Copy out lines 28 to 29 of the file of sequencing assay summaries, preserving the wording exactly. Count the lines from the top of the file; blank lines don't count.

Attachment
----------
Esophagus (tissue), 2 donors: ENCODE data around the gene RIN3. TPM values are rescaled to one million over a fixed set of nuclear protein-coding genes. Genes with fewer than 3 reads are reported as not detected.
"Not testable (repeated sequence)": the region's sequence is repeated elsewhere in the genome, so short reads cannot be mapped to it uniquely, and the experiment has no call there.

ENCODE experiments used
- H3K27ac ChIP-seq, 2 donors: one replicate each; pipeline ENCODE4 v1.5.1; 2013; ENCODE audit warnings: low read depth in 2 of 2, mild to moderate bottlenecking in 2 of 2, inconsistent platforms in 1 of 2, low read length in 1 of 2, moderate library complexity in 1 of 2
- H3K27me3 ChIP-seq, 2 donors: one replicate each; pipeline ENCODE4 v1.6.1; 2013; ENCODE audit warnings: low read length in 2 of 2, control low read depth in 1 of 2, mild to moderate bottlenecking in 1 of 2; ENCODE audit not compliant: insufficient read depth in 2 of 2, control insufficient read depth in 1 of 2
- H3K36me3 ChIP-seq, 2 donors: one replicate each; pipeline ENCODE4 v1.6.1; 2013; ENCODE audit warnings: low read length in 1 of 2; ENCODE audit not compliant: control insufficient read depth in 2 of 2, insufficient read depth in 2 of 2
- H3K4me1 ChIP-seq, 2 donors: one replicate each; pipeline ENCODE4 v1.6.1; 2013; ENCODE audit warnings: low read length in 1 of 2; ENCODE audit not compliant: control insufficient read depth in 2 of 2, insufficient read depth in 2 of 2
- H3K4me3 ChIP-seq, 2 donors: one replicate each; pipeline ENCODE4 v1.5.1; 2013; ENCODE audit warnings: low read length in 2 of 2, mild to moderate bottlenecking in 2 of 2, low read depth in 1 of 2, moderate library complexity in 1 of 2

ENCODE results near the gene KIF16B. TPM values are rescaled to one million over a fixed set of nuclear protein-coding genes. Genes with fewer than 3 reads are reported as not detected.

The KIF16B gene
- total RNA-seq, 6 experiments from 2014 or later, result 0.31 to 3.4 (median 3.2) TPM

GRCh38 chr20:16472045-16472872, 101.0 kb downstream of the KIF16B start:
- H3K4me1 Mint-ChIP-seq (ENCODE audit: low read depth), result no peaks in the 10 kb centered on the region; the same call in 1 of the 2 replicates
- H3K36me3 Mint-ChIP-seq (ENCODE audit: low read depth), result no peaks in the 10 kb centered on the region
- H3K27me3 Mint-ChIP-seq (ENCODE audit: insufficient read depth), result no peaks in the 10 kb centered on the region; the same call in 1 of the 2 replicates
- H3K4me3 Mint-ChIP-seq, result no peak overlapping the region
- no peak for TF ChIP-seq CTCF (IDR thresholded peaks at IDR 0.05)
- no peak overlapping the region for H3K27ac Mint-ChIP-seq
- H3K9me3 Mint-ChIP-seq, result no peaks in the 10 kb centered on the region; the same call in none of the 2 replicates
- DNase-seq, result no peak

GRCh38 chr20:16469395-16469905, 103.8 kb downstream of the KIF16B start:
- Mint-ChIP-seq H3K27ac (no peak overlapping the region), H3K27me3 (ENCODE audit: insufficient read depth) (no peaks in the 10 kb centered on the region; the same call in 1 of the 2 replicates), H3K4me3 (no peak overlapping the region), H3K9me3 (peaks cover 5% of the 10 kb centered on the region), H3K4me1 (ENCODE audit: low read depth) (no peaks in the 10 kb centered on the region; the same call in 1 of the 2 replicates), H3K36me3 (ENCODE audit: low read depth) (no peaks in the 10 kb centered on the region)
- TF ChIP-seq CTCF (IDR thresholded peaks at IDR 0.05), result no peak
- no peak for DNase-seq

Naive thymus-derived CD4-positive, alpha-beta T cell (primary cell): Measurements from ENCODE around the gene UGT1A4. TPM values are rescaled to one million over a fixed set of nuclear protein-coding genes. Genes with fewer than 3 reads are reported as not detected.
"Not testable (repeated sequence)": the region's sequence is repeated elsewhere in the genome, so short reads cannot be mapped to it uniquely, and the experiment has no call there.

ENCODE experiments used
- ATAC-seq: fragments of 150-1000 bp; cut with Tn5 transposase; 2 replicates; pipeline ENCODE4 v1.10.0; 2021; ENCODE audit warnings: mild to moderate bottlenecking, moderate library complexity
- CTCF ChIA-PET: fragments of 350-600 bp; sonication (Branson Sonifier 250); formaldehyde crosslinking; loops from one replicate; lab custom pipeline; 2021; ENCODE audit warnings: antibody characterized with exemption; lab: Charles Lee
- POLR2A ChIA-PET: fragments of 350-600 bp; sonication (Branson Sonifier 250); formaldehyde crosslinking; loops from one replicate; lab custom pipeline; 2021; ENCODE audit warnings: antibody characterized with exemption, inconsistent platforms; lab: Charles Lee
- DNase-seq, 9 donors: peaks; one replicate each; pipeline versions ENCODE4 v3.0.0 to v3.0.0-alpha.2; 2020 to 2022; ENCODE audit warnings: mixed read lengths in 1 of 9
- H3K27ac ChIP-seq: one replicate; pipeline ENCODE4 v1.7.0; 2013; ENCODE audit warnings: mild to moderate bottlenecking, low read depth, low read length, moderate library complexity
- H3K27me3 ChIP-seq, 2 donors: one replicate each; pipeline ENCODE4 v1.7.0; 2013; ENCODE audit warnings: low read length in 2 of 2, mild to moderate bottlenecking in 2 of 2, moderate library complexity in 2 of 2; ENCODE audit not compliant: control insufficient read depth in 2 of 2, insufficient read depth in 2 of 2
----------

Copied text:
- ATAC-seq: fragments of 150-1000 bp; cut with Tn5 transposase; 2 replicates; pipeline ENCODE4 v1.10.0; 2021; ENCODE audit warnings: mild to moderate bottlenecking, moderate library complexity
- CTCF ChIA-PET: fragments of 350-600 bp; sonication (Branson Sonifier 250); formaldehyde crosslinking; loops from one replicate; lab custom pipeline; 2021; ENCODE audit warnings: antibody characterized with exemption; lab: Charles Lee